Centre for Ecosystem Management / Centre for Integrative Metabolomics and Computational Biology
Edith Cowan University - Open Access Support Scheme 2021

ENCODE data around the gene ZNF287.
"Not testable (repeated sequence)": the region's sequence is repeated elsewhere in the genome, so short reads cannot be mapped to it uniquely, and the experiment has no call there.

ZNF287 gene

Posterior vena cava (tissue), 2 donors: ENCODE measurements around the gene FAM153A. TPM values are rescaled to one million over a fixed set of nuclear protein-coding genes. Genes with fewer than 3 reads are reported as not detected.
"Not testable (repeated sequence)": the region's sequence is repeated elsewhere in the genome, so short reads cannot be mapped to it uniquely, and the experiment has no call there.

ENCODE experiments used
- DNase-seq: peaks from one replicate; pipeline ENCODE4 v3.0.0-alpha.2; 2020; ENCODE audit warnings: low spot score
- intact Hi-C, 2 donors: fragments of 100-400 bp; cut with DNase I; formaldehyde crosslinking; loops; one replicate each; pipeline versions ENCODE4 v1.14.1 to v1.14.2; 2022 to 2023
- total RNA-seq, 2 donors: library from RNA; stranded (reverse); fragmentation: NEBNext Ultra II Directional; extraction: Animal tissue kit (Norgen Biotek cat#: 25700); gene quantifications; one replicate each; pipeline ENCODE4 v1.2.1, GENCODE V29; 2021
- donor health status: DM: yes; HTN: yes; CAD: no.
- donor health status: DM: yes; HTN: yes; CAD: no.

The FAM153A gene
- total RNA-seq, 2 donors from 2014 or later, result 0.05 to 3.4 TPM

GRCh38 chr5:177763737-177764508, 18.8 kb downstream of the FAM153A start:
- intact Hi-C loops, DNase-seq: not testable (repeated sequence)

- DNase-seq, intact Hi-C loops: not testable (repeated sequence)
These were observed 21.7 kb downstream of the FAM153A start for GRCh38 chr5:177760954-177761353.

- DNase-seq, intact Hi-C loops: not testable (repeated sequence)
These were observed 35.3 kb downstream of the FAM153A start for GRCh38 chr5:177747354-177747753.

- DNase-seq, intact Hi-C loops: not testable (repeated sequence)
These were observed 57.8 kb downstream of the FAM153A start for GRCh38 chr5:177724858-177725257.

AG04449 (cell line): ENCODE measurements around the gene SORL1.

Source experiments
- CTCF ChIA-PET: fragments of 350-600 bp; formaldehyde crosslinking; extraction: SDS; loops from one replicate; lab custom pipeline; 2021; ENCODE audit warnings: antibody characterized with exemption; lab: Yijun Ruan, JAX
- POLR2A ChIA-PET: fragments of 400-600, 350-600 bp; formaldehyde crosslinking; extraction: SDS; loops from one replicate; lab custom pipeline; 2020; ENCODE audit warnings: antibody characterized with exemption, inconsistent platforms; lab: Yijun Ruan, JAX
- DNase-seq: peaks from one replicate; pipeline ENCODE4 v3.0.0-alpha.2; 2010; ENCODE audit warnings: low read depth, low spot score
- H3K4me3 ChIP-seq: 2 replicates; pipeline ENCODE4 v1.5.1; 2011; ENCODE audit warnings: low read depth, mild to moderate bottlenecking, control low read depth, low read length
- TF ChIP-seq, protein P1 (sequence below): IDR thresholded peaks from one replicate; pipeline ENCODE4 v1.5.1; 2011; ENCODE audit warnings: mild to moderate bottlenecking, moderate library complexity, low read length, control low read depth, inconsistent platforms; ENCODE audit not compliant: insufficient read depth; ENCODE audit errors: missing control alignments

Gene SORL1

Captive breeding is a vital tool in the conservation of highly endangered species, as it is for the Margaret River hairy marron, Cherax tenuimanus, from the south west of Australia. A close relative, Cherax cainii, has almost completely displaced C. tenuimanus in the wild and is a successful aquaculture species, whereas C. tenuimanus has performed poorly in captivity. We used untargeted liquid chromatography-mass spectrometry to obtain metabolomic profiles of female and male C. tenuimanus held in controlled aquarium conditions during their reproductive period. Using repeated haemolymph sampling we tracked the metabolomic profiles of animals just prior to and for a period of up to 34 days after pairing with a similar sized potential mate. We identified 54 reproducible annotated metabolites including amino acids, fatty acids, biogenic amines, purine and pyrimidine metabolites and excretion metabolites. Hierarchical clustering analysis distinguished five metabolite clusters. Principal component-canonical variate analysis clearly distinguished females from males, both unpaired and paired; similar trends in profile changes in both sexes after pairing; and a striking shift in males upon pairing. We discuss three main patterns of metabolomic responses: differentiation between sexes; reactive responses to the disturbance of pairing; and convergent response to the disturbance of pairing for males. Females generally had higher concentrations of metabolites involved in metabolic rate, mobilisation of energy stores and stress. Responses to the disturbance of pairing were also related to elevated stress. Females were mobilising lipid stores to deposit yolk, whereas males had a rapid and strong response to pairing, with shifts in metabolites associated with gonad development and communication, indicating males could complete reproductive readiness only once paired with a female. The metabolomic profiles support a previously proposed potential mechanism for displacement of C. tenuimanus by C. cainii in the wild and identify several biomarkers for testing hypotheses regarding reproductive success using targeted metabolomics.
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